I have been doing this review of leadoff hitters since 2006. The lowest OBA for a team’s leadoff hitters in each of those seasons, the gap between #29 and #30 are listed in the table below, and that team’s adjusted OBA relative to the major league average for leadoff hitters in that season:



The point of this chart--the Reds leadoff hitters were really, really bad. In my last post, I wrote about how bad Cincinnati’s offense was. On paper, it should have been much better, and hemorrhaging outs at the top of the lineup was certainly a contributing factor. Dusty Baker was content to allow Zack Cozart to make an out three out of every four times from the leadoff spot. To be fair, Cozart’s low OBA was a bit of a surprise, but there was nothing in his record that suggested that he would be a good leadoff option.

The next statistic is what I call Runners On Base Average. The genesis of it is from the A factor of Base Runs. It measures the number of times a batter reaches base per PA--excluding homers, since a batter that hits a home run never actually runs the bases. It also subtracts caught stealing here because the BsR version I often use does as well, but BsR versions based on initial baserunners rather than final baserunners do not.

My 2009 leadoff post was linked to a Cardinals message board, and this metric was the cause of a lot of confusion (this was mostly because the poster in question was thick-headed as could be, but it's still worth addressing). ROBA, like several other methods that follow, is not really a quality metric, it is a descriptive metric. A high ROBA is a good thing, but it's not necessarily better than a slightly lower ROBA plus a higher home run rate (which would produce a higher OBA and more runs). Listing ROBA is not in any way, shape or form a statement that hitting home runs is bad for a leadoff hitter. It is simply a recognition of the fact that a batter that hits a home run is not a baserunner. Base Runs is an excellent model of offense and ROBA is one of its components, and thus it holds some interest in describing how a team scored its runs, rather than how many it scored:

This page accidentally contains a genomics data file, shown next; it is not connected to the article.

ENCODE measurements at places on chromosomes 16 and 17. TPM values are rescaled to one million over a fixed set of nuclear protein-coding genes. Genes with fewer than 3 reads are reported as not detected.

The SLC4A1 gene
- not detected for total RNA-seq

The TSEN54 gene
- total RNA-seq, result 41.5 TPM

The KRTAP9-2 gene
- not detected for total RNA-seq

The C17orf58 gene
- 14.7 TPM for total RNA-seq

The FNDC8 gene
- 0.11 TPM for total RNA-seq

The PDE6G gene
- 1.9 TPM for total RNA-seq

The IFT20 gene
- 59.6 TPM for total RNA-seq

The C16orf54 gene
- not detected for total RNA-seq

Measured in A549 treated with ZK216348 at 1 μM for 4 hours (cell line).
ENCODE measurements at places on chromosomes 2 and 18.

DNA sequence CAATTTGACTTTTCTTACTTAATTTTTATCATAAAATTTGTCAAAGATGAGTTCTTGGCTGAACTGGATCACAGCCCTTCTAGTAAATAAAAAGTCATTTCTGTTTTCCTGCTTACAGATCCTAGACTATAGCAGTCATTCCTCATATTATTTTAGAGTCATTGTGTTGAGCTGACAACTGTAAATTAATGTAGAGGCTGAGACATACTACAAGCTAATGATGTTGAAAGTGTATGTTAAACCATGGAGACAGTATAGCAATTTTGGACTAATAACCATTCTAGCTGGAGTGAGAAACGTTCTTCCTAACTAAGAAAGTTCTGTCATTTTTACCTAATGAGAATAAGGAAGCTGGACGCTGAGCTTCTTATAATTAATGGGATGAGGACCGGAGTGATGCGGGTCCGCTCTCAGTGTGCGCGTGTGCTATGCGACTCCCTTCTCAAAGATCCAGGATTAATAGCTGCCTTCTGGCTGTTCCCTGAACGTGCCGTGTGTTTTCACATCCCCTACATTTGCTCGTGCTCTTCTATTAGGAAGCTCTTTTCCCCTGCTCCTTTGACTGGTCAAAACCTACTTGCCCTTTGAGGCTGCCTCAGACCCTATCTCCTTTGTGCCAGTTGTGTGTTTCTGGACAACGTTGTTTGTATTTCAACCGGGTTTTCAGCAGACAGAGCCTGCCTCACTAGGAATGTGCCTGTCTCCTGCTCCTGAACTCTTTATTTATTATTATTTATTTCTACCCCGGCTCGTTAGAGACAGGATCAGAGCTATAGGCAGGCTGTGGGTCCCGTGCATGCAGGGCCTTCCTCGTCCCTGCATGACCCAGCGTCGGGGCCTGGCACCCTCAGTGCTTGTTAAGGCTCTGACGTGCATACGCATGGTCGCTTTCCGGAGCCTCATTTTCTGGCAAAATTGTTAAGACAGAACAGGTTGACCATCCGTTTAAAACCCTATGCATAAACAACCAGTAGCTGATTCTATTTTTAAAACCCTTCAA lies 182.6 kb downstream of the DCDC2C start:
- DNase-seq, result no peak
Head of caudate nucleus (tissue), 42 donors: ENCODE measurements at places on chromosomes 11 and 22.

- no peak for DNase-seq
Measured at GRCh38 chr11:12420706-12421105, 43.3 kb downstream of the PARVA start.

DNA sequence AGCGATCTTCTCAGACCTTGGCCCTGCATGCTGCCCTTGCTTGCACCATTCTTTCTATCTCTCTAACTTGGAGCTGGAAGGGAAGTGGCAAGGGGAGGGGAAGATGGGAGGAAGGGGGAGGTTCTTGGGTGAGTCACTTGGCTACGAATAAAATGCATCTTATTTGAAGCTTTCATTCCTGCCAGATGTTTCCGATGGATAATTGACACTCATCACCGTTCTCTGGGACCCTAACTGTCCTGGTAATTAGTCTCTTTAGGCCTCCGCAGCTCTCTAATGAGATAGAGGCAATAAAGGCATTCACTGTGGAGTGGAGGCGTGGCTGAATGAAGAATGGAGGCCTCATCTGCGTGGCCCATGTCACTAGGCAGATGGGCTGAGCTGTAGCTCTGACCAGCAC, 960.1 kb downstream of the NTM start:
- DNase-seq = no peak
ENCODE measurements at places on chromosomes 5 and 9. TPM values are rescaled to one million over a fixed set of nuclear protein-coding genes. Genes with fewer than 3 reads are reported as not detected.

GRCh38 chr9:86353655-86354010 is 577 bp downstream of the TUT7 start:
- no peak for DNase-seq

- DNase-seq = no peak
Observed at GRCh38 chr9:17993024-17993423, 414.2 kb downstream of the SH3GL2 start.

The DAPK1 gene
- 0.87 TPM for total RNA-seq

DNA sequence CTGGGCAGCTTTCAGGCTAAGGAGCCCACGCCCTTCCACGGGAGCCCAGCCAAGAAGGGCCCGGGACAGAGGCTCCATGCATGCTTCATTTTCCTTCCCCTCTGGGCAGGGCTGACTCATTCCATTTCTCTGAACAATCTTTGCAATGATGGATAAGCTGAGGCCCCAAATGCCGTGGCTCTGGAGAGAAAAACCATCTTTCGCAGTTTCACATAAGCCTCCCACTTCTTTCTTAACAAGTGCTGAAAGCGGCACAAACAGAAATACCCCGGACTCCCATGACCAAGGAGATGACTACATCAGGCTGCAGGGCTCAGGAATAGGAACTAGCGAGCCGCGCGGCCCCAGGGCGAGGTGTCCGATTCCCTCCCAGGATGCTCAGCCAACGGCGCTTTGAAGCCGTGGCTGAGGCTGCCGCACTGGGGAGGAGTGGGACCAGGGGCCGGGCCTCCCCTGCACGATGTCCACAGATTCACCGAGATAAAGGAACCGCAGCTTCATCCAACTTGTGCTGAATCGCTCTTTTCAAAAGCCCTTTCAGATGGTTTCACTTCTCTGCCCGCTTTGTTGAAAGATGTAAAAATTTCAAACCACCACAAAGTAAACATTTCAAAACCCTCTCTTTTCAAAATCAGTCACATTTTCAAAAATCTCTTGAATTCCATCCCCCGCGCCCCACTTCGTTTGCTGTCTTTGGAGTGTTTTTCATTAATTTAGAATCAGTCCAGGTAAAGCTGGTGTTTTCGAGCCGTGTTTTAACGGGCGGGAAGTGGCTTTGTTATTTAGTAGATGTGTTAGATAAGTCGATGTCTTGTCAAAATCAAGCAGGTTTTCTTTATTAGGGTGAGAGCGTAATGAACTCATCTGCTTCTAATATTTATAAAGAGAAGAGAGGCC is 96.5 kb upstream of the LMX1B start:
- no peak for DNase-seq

1. LAA (Trout), .332
2. NYA (Jeter), .330
3. DET (Jackson/Berry), .327
5. COL (Fowler/Scutaro/Young), .312
Leadoff average, .289
ML average, .282
27. SEA (Ackley/Suzuki/Figgins), .258
28. LA (Gordon/Ellis/Victorino/Gwynn), .252
29. PIT (Presley/Tabata/Marte), .250
30. CIN (Cozart/Phillips), .224

Angels leadoff hitters led the majors with 30 homers (PHI was next with 24), but their advantage in getting on base was large enough that even with home runs removed as times on base, they still led the league in ROBA.

I will also include what I've called Literal OBA here--this is just ROBA with HR subtracted from the denominator so that a homer does not lower LOBA, it simply has no effect. You don't really need ROBA and LOBA (or either, for that matter), but this might save some poor message board out there twenty posts, so here goes. LOBA = (H + W - HR - CS)/(AB + W - HR):

1. LAA (Trout), .347
2. NYA (Jeter), .336
3. DET (Jackson/Berry), .334
5. COL (Fowler/Scutaro/Young), .320
Leadoff average, .294
ML average, .290
27. TOR (Lawrie/Davis/Escobar/Johnson), .263
28. LA (Gordon/Ellis/Victorino/Gwynn), .254
29. PIT (Presley/Tabata/Marte), .254
30. CIN (Cozart/Phillips), .229